All About Egg: Delicious Dishes Made Up of Eggs

all about eggs

A friend is someone who thinks you’re a good egg, even though you’re slightly cracked.

Happyyyyyy easter everyone! (or well, almost!) I always love the time around easter for very obvious reasons: chocolate yiehaaaaaa! I am a real chocolate addict and around Easter, you can’t run through a grocery store without passing by rayons of delicious easter eggs and it makes me soooo happy. But in our family, on easter we have a tradition that has been there for years: on easter, we eat soft-boiled eggs with dippy soldiers. YUMMY! This blog post is devoted to the awesome thing that we call eggs.

First of all. I still remember being in a class about nutrition and my professor telling us that if there’s one food that he would call the most nutritious food in the world, he would say eggs.

First of all. I still remember being in a class about nutrition and my professor telling us that if there’s one food that he would call the most nutritious food in the world, he would say eggs.

Are eggs bad for your cholesterol? NOPE

Over the years there have been many many speculations about eggs being bad for your cholesterol, but after a while studies showed that this first statement was not true at all. For example, a large meta-analysis from Ying Rong showed that higher consumption of eggs (up to one egg per day) is not associated with increased risk of coronary heart disease or stroke! But where does this believe that eggs are bad for your cholesterol to come from? Eggs are naturally high in dietary cholesterol, so nutritionists assumed that eating eggs would cause a rise in cholesterol.

To break it down for you, there are two major types of “blood cholesterol”: LDL or low-density-lipoproteïn, the bad cholesterol (so you want this to be low) and HDL or high-density-lipoproteïn, the good cholesterol (so you want this to be higher). The thing is that these lipoproteïns are not only made out of cholesterol, but the major determinant of LDL in your blood is also the amount of saturated fat if you lower your saturated fat intake, your LDL gets lower too. And this is where the explanation lies: although eggs are high in dietary cholesterol, they are relatively low in saturated fat.  This could explain why people in Japan, who consume the largest amount of eggs, actually have low levels of cholesterol: they have a diet relatively low in saturated fat.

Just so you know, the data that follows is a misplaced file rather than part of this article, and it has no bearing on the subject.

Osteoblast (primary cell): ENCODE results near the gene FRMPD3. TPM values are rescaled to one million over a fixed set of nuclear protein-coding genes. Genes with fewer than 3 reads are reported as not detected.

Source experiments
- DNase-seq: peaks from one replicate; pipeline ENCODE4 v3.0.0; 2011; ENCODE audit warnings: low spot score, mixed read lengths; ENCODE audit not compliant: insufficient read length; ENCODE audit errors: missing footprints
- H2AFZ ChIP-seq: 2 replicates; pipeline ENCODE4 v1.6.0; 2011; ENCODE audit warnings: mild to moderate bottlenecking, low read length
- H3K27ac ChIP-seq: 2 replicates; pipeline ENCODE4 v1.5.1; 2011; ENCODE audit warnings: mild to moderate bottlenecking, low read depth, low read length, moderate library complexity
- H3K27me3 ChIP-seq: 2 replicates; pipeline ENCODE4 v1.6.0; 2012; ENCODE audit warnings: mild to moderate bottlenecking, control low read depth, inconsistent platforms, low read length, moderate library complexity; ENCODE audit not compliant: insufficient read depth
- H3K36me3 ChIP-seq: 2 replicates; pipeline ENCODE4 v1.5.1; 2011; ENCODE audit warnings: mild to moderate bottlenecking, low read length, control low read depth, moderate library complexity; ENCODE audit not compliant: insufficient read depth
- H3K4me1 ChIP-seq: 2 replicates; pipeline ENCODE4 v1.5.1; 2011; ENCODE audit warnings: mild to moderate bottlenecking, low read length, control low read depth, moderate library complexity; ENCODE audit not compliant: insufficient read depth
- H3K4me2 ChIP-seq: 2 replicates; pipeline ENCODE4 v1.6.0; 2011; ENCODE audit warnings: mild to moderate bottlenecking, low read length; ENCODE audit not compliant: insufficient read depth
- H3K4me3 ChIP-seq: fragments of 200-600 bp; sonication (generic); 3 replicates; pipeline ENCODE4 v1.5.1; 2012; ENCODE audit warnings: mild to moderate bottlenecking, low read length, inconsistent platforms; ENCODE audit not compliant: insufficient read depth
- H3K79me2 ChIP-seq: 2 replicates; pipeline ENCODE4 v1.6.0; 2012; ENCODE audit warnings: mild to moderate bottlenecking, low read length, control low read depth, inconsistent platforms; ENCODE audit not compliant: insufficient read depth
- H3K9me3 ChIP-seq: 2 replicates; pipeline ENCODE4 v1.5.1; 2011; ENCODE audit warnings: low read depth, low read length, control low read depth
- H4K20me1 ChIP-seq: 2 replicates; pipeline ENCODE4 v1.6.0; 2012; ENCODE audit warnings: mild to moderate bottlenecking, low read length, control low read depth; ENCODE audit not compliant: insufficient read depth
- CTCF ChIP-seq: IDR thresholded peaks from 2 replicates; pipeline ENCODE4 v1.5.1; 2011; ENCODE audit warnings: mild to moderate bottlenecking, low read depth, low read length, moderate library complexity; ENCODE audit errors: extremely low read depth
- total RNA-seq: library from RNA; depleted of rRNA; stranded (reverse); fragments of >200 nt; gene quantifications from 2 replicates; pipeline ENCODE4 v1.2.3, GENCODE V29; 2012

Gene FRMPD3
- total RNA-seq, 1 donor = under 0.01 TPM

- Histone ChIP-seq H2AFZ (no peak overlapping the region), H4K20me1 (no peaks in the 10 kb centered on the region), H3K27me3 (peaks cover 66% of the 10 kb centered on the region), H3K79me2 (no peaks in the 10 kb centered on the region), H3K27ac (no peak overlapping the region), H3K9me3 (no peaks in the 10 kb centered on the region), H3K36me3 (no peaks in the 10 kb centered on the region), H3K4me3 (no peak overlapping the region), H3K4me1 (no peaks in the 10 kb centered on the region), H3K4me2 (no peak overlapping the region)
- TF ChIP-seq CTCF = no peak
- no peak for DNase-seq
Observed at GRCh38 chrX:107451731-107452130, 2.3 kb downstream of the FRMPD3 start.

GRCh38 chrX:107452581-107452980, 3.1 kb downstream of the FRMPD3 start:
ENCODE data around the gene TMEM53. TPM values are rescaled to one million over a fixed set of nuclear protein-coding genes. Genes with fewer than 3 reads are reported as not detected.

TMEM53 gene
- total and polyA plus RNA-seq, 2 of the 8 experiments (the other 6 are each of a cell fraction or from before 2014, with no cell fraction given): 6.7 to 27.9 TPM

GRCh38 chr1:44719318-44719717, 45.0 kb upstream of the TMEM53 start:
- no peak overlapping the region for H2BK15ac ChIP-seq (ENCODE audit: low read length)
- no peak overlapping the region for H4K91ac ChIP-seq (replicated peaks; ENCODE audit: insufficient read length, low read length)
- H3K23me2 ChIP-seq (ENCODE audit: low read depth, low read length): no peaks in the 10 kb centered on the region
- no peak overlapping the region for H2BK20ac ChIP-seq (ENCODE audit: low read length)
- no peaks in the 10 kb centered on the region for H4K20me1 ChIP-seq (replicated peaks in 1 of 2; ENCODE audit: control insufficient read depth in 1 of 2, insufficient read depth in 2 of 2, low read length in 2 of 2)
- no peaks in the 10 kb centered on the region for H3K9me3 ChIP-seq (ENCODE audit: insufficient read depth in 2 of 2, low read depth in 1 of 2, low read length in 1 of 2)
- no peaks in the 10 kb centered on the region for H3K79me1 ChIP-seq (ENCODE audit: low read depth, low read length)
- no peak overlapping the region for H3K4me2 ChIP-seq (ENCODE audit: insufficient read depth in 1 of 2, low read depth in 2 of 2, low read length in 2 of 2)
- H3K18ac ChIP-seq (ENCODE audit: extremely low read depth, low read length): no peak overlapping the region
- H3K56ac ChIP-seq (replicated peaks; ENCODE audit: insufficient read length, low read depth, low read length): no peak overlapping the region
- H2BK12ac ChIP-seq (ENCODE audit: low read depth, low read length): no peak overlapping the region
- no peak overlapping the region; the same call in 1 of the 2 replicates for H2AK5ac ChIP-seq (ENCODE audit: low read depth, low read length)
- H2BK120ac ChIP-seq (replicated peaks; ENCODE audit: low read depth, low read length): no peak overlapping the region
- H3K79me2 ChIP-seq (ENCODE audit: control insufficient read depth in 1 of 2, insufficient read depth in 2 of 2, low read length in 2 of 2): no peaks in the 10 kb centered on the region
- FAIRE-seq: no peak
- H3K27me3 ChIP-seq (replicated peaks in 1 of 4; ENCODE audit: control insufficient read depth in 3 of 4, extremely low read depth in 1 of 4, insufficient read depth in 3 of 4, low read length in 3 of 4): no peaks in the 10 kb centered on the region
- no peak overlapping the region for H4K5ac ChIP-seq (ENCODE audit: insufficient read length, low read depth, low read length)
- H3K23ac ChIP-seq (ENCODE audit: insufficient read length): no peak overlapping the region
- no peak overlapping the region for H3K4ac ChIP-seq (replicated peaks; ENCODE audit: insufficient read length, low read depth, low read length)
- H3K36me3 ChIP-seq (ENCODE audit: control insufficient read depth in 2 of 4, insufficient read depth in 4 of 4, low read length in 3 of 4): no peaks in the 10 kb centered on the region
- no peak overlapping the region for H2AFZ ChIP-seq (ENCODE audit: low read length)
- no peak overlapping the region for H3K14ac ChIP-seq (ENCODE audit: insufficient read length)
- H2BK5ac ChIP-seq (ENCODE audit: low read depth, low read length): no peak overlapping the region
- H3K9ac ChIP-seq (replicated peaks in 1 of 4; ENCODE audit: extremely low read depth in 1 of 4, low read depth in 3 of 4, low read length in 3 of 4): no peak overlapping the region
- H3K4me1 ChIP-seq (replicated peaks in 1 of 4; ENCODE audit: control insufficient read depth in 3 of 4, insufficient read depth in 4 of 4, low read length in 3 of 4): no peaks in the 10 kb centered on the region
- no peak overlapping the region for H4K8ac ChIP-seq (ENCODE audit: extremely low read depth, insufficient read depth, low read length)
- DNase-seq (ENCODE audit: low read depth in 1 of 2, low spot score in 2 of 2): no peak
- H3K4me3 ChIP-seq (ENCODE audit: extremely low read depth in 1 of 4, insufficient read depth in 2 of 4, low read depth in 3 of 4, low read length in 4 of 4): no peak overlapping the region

So it is not the eggs causing the actual rise in LDL in western people, but the things you eat WITH the eggs. A lot of western people tend to eat their eggs with products high in saturated fat like bacon, sausages, butter,… and this is why the consumption of eggs in people with an eating pattern high in saturated fat does lead to higher cholesterol, so it’s not the eggs on its own, it’s the foods you eat with it! When you have a healthy eating pattern, low in saturated fat, eating eggs will NOT cause your LDL levels to go up.

Conclusion: There is absolutely no harm in eating 1 egg a day (there is not enough research to say anything with certainty about eating more than one every day)

Besides the fact that eggs are proven not to raise your bad cholesterol, it is proven that they do increase your HDL, so they increase your good cholesterol. Which is nice!

The awesome nutrition benefits of eggs!

  • Eggs Are Incredibly Nutritious and are among the most nutritious foods on the planet. A single large boiled egg contains (1): Vitamin A, folate, Vitamin B5, Vitamin B12, Vitamin B2, Phosphorus, Selenium, Vitamin D, Vitamin E, Vitamin K, Vitamin B6, Calcium and Zinc. All in decent amounts! How about a vitamin bomb, right?!

  • The most obvious one: Eggs are full of protein! Eggs have a superior amino acid composition. One egg contains 6g of protein, 13g of protein/100g. As you can see this is not the highest amount of protein, fish and meat contain more protein per 100g, but eggs are unique in their amino acid mix, so the proteins eggs bring you are very efficiently used by the body.

  • Egg yolks are one of the best sources of Choline. Choline is an essential nutriënt that most people don’t get enough of and is used to build cell membranes and produce signaling molecules in the brain (and some various other functions)

  • Lutein and zeaxanthin. These are two very powerful antioxidants found in egg yolks (as well as kale and spinach) help prevent eye diseases, especially cataracts and age-related macular degeneration. While eggs contain less lutein and zeaxanthin than greens, these phytochemicals are more absorbable because of the presence of fat in the yolk. Besides this, they are also high in vitamin A, which also aids the eyesight. (vit A deficiency is one of the largest causes of blindness in the world!)

  • Eggs are one of the few natural sources of Vitamin D, important for the bones and teeth. Vitamin D aids the absorption of calcium, which is important for the heart and colon as well.

So we came to the conclusion that eggs are awesome. But how do you eat them? Here are some easy recipe ideas!

Besides of course the regular soft or hard-boiled eggs scrambled eggs,…

And some special dippy soldier ideas underneath, perfect for easter… or any other day 😀

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